Recruitment began October 2008. Trials took place between January 2009 and June 2009. Of the 44 people who signed up for the experiment, 4 discontinued after the initial intervention portion (2 while using placebos and 2 while using omega-3). The 3 who left were due to personal causes, while a fourth was disqualified because they had a health issue that caused interrupted wakefulness. A total of 40 people took part in the intervention, but two had to be excluded as their fasting blood sugar was abnormal (values of 7.0 and 6.7 mmol/L). Altogether, data was collected from 38 individuals who had finished the study, consisting of 28 women and 10 men, who ranged in age between 51–72 years old (average: 63.3 ± 5.3) and had a BMI between 20–31 kg/m2 (average: 25.0 ± 2.8). 20 of the 38 participants began with a n-3 PUFA supplement, while 18 began with a placebo. Twenty-two subjects were senior citizens. One of the participants occasionally smoked, but refrained from smoking the day before and during the time of the experiment. Before the study began, the individuals involved were questioned about their diets and overall well-being. At each visit, before and after the intervention phase, a questionnaire was completed regarding diet, physical activity, health, and medicine usage. All participants ate a standard Swedish diet that included both meat and fish each week. The participants were instructed to keep eating their usual meals throughout the experiment. When analyzing food diaries for every participant, it can be reported that there were not any enormous variations in diet or exercise throughout the full duration of the examination. No physical examination was included. It was uncovered through interviews and records that seven individuals were taking prescriptions for hypertonia, as well as one person on Simvastatin to decrease their cholesterol levels. A person was taking medication to treat their depression for a minimum of twelve months without any measurable improvements in symptoms. There were three individuals who had mild osteoarthritis, one of whom was prescribed glucosamine. An assessment of the starting data post-intervention showed that five participants had relatively large amounts of triacylglycerides (2.3, 2.3, 2.7, 2.8, and 3.3 mmol/L), and three other individuals had amounts near the cut-off (1.8, 2.0 and 2.2 mmol/L).
No significant adverse reactions or issues related to taking the supplements were noted.
Why is Polyunsaturated Fat So Bad?
Using an online search engine, if you look up “polyunsaturated fat,” you will quickly come across mainstream medical websites promoting it as a superior option than saturated fat, which most of us are encouraged to avoid. However, those of us that have been taught from sources which aren’t gaining financially from the food and medical areas are aware that this is an utter falsehood. They are onto something, though. Not all fats are healthy. So what makes polyunsaturated fat so inferior to saturated? There’s more to it than you might think.
READ MORE: The Good Truth About Saturated Fat
DNA-Disrupting Inflammation and Free Radical Damage
The major issue associated with consuming PUFA oils in large quantities is the inflammation it can cause in the body. Lots of foods are somewhat inflammatory. And, that’s okay. A little bit of inflammation helps your immune system function efficiently. When inflammation is too intense, it can be no longer advantageous. Evidence suggests that increased levels of inflammation can result in dangerous ailments such as heart disease, diabetes, and cancer.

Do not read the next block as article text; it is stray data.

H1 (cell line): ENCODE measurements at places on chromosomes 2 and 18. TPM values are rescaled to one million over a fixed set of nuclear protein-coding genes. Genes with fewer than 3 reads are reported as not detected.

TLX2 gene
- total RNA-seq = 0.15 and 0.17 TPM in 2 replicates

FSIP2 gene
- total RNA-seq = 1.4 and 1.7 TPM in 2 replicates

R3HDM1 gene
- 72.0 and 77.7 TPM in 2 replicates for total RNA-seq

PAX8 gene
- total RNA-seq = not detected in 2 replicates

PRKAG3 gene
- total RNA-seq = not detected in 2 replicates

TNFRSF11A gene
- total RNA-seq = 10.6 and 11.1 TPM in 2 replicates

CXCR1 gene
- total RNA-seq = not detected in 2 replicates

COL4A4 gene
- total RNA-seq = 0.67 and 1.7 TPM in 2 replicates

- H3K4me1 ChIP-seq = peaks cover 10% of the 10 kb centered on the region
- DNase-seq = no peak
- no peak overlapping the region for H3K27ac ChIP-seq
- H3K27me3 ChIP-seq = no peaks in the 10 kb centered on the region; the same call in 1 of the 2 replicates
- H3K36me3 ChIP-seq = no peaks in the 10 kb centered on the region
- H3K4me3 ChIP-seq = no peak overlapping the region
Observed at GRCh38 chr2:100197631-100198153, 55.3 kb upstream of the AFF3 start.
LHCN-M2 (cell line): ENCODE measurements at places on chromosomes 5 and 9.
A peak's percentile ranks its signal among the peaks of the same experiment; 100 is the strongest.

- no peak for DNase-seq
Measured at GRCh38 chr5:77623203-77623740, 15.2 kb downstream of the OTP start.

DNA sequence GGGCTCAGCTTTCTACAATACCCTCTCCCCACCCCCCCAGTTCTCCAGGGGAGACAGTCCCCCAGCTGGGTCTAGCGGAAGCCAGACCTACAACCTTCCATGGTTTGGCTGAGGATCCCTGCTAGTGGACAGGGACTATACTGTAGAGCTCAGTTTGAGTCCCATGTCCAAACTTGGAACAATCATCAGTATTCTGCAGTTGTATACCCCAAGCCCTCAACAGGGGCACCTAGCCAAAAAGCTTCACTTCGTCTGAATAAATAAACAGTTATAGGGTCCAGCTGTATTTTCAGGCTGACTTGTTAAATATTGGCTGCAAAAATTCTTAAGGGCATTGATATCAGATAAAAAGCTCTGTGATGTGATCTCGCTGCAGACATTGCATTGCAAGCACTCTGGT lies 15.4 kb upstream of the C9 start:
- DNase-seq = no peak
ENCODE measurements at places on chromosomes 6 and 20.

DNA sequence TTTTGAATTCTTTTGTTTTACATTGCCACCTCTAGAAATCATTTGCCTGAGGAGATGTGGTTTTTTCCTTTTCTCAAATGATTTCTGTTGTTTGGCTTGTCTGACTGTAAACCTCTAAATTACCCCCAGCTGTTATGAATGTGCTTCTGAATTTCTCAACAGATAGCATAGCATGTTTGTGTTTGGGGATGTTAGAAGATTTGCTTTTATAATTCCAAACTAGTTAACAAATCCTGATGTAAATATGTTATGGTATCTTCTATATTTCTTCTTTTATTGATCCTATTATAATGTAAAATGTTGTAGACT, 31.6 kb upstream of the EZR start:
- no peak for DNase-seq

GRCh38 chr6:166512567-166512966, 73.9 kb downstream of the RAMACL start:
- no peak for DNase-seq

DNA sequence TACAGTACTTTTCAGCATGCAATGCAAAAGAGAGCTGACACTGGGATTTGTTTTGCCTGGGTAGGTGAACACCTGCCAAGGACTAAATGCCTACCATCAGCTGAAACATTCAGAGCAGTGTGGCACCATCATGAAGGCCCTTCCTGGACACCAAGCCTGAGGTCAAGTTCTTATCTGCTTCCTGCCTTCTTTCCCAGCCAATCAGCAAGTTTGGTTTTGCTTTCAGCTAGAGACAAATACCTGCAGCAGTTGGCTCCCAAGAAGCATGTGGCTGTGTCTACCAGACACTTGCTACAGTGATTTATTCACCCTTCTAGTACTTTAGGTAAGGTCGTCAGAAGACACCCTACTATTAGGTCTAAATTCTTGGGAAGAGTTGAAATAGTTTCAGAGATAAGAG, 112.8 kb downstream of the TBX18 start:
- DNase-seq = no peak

Too much inflammation in the body from PUFAs occurs due to the presence of free radicals produced in the manufacturing of industrial oils (like vegetable and canola), which makes them go bad. Atoms that have an unbalanced electron moving around are known as free radicals. This results in them becoming exceptionally unstable. The elements within these compounds can demolish cell walls and red blood cells, as well as harming DNA and RNA molecules, ensuing in genetic variations in the body’s tissues. In skin, it causes wrinkles and premature aging. In blood vessels, the buildup of plaque. It can be a precursor to the development of tumors in tissues and organs. I think you get the picture. Free radicals can be highly detrimental and they are commonly found in industrial polyunsaturated fatty acids oils.
PUFA and Your Metabolism
PUFA oils wreak havoc on the body’s metabolism. Polyunsaturated fatty acids have an effect on the thyroid gland and its capacity to process thyroid hormones in the body. This is a major factor behind a slow metabolism in the body, when the functioning of the thyroid is disturbed.
Do not forget about the aggravation of inflammation that is typically associated with PUFAs. This leads to a surge in cortisol, a hormone correlated to increased amounts of belly fat, as well as an unusual thing known as SOCS-3. This is due to hormones which activate upon observing molecules such as Interleukin-6, which, although it appears to be the moniker of a science fiction protagonist, is actually an inflammatory agent that increases parallel to the amount of omega-6 PUFAs in people’s diets. The secretion of stress hormones is a significant event. The stress hormone slows your metabolism and making it store fat even after the body has stored enough.